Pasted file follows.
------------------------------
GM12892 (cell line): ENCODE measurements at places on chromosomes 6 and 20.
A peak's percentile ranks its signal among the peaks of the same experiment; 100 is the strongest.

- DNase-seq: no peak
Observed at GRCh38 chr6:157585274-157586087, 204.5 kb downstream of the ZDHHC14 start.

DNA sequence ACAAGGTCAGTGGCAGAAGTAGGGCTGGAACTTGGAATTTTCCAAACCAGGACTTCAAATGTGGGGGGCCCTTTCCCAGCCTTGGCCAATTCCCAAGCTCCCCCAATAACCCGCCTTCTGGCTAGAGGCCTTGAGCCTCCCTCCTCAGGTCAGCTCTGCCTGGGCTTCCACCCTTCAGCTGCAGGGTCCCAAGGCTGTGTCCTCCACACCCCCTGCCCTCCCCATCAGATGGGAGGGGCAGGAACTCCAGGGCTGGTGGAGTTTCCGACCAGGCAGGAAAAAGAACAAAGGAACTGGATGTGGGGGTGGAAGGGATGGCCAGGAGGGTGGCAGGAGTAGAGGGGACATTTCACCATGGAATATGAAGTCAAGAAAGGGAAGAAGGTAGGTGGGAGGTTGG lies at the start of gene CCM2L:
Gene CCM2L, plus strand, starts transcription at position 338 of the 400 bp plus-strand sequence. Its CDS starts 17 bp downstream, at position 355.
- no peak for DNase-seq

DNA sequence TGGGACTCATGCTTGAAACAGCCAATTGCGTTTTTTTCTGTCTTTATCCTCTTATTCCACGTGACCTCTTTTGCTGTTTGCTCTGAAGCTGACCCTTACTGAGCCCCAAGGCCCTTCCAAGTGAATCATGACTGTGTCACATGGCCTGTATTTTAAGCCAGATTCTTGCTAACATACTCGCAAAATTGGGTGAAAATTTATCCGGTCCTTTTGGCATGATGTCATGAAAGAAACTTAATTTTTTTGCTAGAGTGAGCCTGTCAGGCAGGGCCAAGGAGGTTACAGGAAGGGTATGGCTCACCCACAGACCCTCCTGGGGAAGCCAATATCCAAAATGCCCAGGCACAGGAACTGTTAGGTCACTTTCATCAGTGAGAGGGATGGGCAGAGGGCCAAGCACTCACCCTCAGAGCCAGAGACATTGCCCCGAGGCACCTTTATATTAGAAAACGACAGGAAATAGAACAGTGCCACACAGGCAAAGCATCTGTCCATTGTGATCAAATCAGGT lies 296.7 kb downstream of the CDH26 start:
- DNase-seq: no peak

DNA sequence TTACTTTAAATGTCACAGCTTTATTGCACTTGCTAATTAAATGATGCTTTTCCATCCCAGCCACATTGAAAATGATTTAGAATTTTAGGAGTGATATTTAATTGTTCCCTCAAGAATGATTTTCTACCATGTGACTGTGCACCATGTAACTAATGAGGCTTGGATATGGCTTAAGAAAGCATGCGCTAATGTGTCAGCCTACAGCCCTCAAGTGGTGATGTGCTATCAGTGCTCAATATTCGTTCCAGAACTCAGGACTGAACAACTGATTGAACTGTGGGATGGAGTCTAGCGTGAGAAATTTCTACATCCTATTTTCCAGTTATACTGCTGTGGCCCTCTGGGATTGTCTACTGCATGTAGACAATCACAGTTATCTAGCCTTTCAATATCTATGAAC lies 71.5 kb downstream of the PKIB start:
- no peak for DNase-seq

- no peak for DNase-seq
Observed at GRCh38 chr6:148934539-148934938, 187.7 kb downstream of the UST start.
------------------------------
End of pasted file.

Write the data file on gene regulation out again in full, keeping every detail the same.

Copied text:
GM12892 (cell line): ENCODE measurements at places on chromosomes 6 and 20.
A peak's percentile ranks its signal among the peaks of the same experiment; 100 is the strongest.

- DNase-seq: no peak
Observed at GRCh38 chr6:157585274-157586087, 204.5 kb downstream of the ZDHHC14 start.

DNA sequence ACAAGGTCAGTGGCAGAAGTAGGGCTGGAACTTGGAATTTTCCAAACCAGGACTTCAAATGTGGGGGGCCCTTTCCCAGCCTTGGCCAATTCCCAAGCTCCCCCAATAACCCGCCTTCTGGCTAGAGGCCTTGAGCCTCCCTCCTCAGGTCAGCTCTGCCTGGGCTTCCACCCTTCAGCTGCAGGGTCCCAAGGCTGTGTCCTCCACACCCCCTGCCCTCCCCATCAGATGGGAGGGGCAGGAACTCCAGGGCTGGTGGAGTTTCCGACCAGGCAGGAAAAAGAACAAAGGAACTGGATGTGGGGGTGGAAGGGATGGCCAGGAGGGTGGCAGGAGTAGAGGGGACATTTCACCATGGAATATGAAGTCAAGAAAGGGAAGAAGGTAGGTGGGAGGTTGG lies at the start of gene CCM2L:
Gene CCM2L, plus strand, starts transcription at position 338 of the 400 bp plus-strand sequence. Its CDS starts 17 bp downstream, at position 355.
- no peak for DNase-seq

DNA sequence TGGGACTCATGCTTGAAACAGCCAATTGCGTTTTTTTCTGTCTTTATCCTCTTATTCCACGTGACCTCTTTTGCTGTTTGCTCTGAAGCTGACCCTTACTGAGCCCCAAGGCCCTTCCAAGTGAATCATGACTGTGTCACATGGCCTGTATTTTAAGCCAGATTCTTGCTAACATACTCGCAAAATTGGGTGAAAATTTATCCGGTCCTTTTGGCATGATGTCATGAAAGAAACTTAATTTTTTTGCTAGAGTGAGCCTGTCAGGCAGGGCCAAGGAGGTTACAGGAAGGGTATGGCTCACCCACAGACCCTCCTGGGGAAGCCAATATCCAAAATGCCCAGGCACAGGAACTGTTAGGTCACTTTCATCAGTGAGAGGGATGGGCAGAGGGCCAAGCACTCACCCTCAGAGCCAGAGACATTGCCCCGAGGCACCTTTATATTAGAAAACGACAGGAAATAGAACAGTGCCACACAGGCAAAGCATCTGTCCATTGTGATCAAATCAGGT lies 296.7 kb downstream of the CDH26 start:
- DNase-seq: no peak

DNA sequence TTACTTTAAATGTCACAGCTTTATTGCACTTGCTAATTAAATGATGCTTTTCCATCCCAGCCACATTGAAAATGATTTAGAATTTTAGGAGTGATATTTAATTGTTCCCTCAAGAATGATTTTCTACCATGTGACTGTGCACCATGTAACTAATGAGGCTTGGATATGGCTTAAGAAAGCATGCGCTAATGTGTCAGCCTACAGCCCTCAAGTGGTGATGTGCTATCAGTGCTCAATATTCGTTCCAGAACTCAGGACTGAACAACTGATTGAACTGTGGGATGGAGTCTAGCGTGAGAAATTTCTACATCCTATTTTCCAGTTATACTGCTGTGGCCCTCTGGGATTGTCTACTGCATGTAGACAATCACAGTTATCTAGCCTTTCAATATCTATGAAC lies 71.5 kb downstream of the PKIB start:
- no peak for DNase-seq

- no peak for DNase-seq
Observed at GRCh38 chr6:148934539-148934938, 187.7 kb downstream of the UST start.